I didn’t consider joining seminary until I was already an undergrad student at SPU. I had transferred to SPU after a few years at Colorado University, and my original plan was to become a Washington resident and study chemistry at the University of Washington. But God had other plans for me. I found a nondenominational church and began to ask questions, trying to catch up on everything I missed by not paying attention at church while growing up in Colorado. The pastor introduced me to a member of the church, who happened to also be a professor at SPU. I was introduced to SPU’s Theology program, and graduated in 2010 with a bachelor’s degree in Theology, a field I had never even heard of prior to moving to Seattle.
My time at SPU helped my faith grow and helped me become ready for Seminary. When I first entered SPU’s School of Theology in 2008, I had only been a Christian for about two years. I was still compartmentalizing my life — God, faith, and theology were kept separate from everything else. Over time, though, God overtook my brain and filtered into the rest of my life. This infiltration was immensely important. Now Christ is infused in much more of my being (and I hope more and more every day), and I can’t help but think and write theologically. Woe to me if I don’t.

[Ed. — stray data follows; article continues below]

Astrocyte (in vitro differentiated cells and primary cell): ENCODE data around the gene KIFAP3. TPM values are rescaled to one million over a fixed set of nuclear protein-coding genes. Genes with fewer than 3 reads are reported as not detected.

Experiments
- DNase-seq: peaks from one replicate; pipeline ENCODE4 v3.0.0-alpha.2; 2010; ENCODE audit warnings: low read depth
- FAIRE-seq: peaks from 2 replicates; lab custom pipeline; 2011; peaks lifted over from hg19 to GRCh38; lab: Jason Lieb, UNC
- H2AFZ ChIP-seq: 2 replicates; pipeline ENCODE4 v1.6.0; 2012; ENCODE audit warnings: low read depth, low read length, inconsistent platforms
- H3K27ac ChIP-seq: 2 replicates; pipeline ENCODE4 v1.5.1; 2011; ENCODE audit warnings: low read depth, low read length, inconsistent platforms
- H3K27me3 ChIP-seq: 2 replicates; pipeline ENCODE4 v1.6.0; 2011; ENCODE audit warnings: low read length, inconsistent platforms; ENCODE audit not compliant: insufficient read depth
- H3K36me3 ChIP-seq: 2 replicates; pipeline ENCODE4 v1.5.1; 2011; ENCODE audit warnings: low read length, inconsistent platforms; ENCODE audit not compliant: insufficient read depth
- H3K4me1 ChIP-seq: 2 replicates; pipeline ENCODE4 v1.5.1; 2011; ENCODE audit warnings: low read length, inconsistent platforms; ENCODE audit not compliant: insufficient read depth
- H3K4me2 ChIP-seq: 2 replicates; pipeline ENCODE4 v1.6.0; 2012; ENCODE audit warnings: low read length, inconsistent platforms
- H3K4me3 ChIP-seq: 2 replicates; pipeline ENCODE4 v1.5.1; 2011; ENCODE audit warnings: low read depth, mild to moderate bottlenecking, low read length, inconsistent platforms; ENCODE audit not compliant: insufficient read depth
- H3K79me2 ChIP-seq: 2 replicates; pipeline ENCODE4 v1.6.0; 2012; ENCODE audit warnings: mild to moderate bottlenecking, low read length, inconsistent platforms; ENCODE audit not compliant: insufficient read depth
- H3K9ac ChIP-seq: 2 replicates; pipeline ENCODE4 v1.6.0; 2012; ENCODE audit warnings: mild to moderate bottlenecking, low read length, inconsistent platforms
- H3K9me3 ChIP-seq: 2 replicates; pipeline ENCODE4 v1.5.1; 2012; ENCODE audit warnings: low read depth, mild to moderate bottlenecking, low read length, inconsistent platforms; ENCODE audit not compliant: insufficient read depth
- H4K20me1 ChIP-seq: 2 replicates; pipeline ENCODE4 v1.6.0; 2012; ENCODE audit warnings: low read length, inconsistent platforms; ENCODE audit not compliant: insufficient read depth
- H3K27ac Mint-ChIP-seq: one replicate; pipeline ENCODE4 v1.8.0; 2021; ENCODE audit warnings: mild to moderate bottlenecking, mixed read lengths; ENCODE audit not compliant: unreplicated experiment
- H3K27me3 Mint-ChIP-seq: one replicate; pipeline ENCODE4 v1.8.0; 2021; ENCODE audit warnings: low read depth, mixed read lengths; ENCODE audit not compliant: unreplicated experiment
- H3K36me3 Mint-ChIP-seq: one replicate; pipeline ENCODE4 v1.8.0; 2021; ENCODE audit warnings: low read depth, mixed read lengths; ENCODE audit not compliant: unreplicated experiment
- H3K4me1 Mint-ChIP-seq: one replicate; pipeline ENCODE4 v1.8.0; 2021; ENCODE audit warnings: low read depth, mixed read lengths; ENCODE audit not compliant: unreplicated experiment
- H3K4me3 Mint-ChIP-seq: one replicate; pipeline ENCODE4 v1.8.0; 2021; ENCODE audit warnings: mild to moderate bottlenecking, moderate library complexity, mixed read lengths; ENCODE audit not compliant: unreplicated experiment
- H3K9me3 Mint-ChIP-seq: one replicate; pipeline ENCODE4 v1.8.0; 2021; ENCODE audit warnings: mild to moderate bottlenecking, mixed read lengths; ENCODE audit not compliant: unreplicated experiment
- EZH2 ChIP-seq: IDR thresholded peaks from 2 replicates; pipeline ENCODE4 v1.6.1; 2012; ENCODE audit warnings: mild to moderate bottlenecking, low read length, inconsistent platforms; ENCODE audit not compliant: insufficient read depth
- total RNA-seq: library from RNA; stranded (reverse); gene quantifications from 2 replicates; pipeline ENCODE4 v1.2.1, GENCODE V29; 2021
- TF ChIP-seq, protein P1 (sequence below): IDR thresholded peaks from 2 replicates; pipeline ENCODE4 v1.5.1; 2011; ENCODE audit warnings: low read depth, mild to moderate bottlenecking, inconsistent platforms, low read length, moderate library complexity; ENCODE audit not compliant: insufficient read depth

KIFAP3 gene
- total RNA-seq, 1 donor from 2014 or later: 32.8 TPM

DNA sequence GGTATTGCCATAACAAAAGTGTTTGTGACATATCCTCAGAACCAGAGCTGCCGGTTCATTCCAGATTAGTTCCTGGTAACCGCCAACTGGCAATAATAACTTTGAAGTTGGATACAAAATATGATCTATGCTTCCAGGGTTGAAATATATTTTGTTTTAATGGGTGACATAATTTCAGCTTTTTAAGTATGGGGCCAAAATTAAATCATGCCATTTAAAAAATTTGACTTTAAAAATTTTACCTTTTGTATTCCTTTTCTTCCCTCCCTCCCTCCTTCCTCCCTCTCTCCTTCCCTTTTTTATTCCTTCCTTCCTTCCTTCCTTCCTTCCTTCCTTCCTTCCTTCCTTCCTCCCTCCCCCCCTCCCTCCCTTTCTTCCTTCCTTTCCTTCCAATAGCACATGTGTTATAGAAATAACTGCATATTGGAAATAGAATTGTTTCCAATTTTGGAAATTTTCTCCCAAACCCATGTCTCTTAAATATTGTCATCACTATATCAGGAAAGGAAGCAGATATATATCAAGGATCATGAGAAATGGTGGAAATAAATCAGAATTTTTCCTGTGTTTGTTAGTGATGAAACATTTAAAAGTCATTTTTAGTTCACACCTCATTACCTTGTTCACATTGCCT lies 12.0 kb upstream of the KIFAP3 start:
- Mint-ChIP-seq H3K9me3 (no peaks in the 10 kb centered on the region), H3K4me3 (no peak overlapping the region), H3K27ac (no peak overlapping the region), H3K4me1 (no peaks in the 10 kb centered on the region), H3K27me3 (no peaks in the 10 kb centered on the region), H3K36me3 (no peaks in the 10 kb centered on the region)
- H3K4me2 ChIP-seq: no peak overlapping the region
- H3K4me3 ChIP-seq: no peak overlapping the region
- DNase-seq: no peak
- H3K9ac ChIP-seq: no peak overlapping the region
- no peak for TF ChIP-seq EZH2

So far, my experience has been challenging in ways I think the designers of the program anticipated. Seminary pushes in on you, pokes through your little veneers of self-protection and ruptures what you thought you knew about yourself, God, and others. This is intentional, I think. But at SPU, we have a support structure – class meetings, mentors, assignments that constantly ask you to reflect – for when the (beneficial) prodding feels a bit much.
I love to question and wrestle, debate and poke at, even as I don’t always enjoy being poked at myself. These things are good. They are the indispensable pins and ties of higher theological education. I’m also learning that if you take everything with a grain of salt, you end up really thirsty. “Theology,” as one of my professors recently quoted, “is knowing when to play the mystery card.” This is turning out to be a large part of the reason I enrolled in Seminary as well.